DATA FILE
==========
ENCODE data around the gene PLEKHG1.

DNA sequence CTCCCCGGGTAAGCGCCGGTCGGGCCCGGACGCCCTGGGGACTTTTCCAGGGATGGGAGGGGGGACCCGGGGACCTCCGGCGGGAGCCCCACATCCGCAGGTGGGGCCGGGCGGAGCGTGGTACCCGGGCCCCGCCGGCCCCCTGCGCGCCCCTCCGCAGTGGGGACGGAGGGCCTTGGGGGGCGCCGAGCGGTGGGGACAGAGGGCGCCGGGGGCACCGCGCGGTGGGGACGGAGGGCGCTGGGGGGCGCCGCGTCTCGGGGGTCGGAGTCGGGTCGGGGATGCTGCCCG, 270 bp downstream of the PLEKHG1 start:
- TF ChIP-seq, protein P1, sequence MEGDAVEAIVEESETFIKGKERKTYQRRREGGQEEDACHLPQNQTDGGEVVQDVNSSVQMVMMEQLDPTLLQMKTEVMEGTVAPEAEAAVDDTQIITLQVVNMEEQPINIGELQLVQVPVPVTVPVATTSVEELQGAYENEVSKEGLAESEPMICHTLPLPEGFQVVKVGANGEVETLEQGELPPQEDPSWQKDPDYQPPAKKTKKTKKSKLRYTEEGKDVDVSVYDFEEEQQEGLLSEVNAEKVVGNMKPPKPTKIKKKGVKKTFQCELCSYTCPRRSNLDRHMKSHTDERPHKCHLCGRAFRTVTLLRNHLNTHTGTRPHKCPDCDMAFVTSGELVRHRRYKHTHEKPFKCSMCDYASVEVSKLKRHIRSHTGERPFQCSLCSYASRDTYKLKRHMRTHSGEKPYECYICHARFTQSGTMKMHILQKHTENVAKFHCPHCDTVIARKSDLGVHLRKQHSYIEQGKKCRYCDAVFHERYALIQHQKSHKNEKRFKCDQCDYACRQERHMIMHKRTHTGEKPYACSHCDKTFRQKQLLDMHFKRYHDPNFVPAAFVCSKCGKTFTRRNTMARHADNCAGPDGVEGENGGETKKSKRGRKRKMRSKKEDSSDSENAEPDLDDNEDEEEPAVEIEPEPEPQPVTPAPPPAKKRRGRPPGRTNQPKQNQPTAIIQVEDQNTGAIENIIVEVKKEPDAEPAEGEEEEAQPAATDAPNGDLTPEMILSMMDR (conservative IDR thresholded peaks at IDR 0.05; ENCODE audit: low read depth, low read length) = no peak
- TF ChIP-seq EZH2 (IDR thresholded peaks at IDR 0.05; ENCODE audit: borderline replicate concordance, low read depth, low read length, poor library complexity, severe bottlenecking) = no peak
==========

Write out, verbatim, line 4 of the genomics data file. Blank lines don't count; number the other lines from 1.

- TF ChIP-seq EZH2 (IDR thresholded peaks at IDR 0.05; ENCODE audit: borderline replicate concordance, low read depth, low read length, poor library complexity, severe bottlenecking) = no peak